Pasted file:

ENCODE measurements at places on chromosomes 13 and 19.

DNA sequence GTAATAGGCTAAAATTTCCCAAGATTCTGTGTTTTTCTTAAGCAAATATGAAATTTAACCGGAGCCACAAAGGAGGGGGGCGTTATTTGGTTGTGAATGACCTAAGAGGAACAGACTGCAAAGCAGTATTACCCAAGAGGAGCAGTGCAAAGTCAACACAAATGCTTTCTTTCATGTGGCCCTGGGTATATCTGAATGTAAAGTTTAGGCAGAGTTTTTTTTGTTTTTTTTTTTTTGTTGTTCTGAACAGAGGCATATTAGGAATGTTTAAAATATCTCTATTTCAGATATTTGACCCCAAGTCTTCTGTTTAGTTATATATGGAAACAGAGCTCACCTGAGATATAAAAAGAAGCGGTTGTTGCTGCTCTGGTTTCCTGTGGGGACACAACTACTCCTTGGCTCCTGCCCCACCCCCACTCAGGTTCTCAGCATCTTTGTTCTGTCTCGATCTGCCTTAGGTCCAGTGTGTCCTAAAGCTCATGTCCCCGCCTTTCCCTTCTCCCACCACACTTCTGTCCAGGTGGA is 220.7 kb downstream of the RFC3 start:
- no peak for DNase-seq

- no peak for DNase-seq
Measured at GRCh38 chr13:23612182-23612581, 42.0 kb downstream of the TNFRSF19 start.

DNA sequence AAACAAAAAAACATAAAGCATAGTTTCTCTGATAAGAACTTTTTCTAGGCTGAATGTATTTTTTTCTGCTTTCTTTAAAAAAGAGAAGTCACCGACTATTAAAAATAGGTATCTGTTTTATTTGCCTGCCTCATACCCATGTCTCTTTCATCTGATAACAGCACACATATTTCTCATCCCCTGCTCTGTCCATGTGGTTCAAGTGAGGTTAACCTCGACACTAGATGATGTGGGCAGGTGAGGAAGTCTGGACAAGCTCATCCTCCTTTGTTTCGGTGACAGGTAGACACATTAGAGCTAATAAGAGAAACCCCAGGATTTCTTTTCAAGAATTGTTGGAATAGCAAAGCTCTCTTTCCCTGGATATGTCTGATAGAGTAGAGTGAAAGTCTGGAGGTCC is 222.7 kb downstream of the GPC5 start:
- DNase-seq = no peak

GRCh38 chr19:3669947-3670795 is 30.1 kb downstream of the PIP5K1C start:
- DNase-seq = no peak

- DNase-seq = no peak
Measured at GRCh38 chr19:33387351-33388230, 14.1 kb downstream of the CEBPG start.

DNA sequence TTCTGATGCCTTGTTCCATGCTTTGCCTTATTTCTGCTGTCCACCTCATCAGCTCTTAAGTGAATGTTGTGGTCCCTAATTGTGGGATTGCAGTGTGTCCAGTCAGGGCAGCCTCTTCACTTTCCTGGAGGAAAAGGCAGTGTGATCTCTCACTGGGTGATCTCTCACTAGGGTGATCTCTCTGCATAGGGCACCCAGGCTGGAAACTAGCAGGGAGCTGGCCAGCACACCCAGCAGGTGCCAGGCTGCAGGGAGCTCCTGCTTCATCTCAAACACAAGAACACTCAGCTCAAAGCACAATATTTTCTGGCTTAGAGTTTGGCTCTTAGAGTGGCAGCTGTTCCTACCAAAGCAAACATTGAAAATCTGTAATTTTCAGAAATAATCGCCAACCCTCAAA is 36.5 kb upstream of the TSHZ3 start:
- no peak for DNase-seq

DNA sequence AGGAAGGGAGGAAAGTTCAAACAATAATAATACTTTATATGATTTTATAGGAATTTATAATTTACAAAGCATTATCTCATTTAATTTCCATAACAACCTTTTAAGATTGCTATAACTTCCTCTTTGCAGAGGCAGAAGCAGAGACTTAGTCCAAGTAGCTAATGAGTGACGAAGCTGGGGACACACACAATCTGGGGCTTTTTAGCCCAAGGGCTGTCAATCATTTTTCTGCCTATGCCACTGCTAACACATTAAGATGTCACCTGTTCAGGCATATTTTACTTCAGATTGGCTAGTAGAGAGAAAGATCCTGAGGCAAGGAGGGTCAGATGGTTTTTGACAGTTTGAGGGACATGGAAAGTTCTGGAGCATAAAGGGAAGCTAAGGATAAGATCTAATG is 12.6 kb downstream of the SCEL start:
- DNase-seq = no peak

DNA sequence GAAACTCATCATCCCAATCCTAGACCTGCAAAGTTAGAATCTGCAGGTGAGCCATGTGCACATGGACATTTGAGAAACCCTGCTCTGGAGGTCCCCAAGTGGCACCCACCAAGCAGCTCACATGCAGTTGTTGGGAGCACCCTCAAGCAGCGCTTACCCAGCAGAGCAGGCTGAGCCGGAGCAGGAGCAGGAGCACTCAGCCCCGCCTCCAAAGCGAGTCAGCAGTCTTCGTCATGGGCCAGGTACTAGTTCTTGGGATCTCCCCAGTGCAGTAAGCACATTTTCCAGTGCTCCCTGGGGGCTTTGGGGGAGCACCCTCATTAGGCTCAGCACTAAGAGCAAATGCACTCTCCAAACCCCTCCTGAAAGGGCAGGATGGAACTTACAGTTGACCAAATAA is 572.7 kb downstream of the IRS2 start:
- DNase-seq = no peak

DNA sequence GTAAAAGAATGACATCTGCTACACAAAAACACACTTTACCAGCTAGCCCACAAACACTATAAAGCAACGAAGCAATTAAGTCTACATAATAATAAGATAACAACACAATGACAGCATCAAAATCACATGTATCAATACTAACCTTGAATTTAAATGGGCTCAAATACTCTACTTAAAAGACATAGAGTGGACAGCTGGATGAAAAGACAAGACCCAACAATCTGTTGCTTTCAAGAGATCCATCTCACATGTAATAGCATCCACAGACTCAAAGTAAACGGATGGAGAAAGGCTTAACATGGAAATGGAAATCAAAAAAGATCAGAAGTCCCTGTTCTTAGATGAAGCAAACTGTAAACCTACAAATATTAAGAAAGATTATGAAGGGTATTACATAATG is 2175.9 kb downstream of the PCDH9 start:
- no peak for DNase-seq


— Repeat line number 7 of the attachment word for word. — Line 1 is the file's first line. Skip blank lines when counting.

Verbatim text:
- DNase-seq = no peak